I recently learned about the definition of work, namely the one involving path integration. W=integral of (F.dr). In this case, F is a vector field and dr is a small segment of the path r being traversed. However, dr can also be interpreted as a covector field which assigns a covector(dual vector) to every point. So essentially, the line integral sums up the dot product between the Force vectors and the dual vectors of the path. The question I have then is how you can take the dot product of a vector and a dual vector when the dot product is defined as the transpose of the first vector matrix multiplied to the second vector. Clearly this cannot be done because you would be matrix multiplying a (1xn) matrix by a (1xn) matrix. In short, my question is could one take the dot product of a vector and a dual vector?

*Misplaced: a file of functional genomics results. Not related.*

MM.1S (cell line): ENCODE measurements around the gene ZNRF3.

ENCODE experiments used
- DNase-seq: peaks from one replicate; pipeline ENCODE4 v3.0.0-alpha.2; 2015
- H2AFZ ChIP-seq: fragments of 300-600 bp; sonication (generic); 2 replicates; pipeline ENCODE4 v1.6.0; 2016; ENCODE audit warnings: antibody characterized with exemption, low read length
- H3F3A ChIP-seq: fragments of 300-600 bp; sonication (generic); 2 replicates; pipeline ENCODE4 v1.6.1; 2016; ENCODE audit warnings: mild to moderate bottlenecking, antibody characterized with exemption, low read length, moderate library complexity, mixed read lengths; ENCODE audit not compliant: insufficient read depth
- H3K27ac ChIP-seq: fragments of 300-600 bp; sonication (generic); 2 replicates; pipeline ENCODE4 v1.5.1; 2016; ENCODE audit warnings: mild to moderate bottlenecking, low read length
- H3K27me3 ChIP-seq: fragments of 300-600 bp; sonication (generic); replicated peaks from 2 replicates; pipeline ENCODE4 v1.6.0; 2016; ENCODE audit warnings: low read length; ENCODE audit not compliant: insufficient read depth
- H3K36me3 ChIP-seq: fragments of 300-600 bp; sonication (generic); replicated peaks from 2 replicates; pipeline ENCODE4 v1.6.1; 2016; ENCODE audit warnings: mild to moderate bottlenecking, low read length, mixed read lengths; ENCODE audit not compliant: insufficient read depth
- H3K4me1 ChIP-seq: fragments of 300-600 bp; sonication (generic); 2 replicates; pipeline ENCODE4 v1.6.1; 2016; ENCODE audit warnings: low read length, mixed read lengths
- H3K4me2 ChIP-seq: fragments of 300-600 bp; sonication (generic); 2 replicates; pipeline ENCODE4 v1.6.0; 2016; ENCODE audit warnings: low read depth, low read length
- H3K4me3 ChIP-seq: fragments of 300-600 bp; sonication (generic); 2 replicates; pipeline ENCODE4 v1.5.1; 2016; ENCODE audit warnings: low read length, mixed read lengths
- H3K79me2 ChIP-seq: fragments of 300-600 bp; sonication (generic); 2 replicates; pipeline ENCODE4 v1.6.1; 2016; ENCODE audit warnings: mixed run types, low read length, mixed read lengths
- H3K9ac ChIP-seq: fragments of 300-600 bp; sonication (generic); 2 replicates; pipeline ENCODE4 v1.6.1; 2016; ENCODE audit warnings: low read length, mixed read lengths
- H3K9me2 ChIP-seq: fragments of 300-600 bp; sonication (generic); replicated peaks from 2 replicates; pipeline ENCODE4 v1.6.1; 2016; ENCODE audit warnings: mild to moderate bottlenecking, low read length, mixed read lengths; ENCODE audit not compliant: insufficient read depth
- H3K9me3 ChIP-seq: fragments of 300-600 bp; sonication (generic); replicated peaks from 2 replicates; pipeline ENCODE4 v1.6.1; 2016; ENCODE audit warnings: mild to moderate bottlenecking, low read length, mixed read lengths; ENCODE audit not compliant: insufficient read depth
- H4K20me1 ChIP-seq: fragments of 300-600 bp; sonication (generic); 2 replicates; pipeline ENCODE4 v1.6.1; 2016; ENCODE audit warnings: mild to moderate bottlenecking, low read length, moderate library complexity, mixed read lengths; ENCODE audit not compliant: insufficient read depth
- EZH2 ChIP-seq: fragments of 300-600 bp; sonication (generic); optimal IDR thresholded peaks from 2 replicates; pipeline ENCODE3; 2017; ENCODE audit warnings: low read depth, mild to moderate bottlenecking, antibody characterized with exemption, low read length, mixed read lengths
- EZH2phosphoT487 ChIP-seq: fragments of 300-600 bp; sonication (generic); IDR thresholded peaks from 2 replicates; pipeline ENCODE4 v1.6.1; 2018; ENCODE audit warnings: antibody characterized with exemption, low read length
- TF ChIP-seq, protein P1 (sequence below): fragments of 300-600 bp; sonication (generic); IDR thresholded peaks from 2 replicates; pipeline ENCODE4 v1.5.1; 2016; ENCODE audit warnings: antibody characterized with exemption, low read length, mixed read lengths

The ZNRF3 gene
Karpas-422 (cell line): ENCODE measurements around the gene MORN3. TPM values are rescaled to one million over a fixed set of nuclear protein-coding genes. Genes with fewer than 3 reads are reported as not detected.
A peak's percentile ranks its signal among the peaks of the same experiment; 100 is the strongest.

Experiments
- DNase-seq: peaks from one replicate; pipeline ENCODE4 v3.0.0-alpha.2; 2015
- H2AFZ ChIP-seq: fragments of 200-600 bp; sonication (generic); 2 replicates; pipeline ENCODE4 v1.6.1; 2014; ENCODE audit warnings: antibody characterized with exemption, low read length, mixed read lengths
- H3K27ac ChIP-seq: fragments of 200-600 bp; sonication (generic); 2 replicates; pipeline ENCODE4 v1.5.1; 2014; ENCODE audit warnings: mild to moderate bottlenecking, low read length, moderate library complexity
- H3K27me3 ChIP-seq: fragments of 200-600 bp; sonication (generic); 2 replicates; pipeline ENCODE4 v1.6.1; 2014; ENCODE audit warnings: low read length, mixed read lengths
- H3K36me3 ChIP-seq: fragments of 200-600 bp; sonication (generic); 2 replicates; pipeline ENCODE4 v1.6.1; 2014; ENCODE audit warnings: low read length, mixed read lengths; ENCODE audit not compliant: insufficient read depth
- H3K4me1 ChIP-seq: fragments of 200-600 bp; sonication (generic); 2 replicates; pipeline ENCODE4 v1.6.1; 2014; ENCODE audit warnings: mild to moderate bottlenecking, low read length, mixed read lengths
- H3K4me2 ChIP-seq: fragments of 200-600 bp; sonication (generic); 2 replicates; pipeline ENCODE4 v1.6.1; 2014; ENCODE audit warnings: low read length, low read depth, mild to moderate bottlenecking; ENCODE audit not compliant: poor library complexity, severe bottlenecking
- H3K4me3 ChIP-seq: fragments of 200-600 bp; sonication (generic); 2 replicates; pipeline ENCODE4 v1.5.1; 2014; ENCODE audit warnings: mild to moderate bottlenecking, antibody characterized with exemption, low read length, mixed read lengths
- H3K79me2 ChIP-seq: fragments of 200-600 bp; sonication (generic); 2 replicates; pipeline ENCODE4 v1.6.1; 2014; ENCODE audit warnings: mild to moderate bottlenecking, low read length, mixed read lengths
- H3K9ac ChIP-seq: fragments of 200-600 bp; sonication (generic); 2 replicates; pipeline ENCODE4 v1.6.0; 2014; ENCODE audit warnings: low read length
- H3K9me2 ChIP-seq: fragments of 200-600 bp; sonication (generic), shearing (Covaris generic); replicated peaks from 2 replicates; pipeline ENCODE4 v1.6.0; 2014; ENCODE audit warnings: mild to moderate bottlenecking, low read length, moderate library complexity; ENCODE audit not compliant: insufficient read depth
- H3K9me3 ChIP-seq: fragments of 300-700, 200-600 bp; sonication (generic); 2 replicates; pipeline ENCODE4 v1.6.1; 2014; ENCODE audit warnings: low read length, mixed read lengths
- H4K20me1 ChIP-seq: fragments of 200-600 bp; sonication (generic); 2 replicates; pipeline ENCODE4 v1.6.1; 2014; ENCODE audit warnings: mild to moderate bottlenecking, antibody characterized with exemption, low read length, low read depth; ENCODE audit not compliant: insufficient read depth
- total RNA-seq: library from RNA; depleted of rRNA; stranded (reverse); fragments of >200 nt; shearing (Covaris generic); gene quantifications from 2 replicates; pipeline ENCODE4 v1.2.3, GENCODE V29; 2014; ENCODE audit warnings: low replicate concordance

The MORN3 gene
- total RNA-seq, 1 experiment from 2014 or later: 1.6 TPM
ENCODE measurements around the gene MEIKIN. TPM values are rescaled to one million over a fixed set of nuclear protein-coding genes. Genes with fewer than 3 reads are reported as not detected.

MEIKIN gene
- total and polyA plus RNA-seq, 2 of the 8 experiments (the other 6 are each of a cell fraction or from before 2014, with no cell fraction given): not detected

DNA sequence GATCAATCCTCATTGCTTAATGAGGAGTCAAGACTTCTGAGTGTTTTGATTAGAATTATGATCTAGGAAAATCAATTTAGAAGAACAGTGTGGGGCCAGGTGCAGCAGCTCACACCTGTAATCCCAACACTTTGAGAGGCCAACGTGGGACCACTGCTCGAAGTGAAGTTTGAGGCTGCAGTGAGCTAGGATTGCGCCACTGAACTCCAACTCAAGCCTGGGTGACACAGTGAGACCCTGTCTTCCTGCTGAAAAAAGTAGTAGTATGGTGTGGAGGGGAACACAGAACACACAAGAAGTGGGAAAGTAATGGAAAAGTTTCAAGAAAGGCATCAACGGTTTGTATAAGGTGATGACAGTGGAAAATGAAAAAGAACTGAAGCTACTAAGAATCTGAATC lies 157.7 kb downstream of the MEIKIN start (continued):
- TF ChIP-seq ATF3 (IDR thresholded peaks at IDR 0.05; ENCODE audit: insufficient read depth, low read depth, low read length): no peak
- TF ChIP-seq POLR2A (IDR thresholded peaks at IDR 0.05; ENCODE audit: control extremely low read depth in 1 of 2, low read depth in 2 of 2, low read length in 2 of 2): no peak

• $\begingroup$ I thought a dot product was a vector operation that works as long as the two vectors have the same number of entries. I didn't think that it had anything to do with matrices or whether they're row /column vectors... right? $\endgroup$ – Zubin Mukerjee Jan 17 at 23:37
  • $\begingroup$ As it happens, although most likely not by any accident, the dot product of two vectors v and w in the form v.w is equivalent to (v^T)w (v transpose matrix multiplied to w). $\endgroup$ – John Wick Jan 17 at 23:42
  • $\begingroup$ just dub it “pairing” $\endgroup$ – janmarqz Jan 20 at 16:07

The dual space consists of linear functionals: functions that eat a vector and spit out a scalar. For a finite-dimensional vector space over the field $\mathbb K$ and a suitable choice of bases for it and its dual space, evaluating the covector (a.k.a. dual vector, a.k.a. functional) $\mathbf\alpha$ at the vector $\mathbf v$ can be expressed as the product of a row vector-an element of $\mathbb K^{1\times n}$—with a column vector—an element of $\mathbb K^{n\times1}$. You could call that their dot product, but I myself wouldn’t. I generally reserve that for a product of elements of the same space, whether it’s $\mathbb K^{n\times1}$ or $\mathbb K^{1\times n}$, which happens to be expressible as an identical-looking matrix product to $\mathbf\alpha(\mathbf v)$.


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